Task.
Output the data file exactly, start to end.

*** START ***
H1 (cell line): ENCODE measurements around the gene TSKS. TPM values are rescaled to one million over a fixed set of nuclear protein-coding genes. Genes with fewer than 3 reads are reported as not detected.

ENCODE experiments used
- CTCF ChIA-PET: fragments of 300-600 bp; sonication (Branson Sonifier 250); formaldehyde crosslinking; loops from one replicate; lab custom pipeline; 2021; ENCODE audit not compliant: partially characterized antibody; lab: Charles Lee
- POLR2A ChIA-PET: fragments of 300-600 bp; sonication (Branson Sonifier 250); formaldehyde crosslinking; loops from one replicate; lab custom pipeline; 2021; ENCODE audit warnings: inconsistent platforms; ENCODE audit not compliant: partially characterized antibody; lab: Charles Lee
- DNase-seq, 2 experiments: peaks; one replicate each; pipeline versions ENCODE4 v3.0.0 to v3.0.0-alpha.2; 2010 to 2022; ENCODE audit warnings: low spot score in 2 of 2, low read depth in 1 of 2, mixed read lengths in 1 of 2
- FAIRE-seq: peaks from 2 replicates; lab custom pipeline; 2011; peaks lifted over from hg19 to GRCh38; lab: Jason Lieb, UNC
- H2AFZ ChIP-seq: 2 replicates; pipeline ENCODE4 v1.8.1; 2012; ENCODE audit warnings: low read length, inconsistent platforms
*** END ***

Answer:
H1 (cell line): ENCODE measurements around the gene TSKS. TPM values are rescaled to one million over a fixed set of nuclear protein-coding genes. Genes with fewer than 3 reads are reported as not detected.

ENCODE experiments used
- CTCF ChIA-PET: fragments of 300-600 bp; sonication (Branson Sonifier 250); formaldehyde crosslinking; loops from one replicate; lab custom pipeline; 2021; ENCODE audit not compliant: partially characterized antibody; lab: Charles Lee
- POLR2A ChIA-PET: fragments of 300-600 bp; sonication (Branson Sonifier 250); formaldehyde crosslinking; loops from one replicate; lab custom pipeline; 2021; ENCODE audit warnings: inconsistent platforms; ENCODE audit not compliant: partially characterized antibody; lab: Charles Lee
- DNase-seq, 2 experiments: peaks; one replicate each; pipeline versions ENCODE4 v3.0.0 to v3.0.0-alpha.2; 2010 to 2022; ENCODE audit warnings: low spot score in 2 of 2, low read depth in 1 of 2, mixed read lengths in 1 of 2
- FAIRE-seq: peaks from 2 replicates; lab custom pipeline; 2011; peaks lifted over from hg19 to GRCh38; lab: Jason Lieb, UNC
- H2AFZ ChIP-seq: 2 replicates; pipeline ENCODE4 v1.8.1; 2012; ENCODE audit warnings: low read length, inconsistent platforms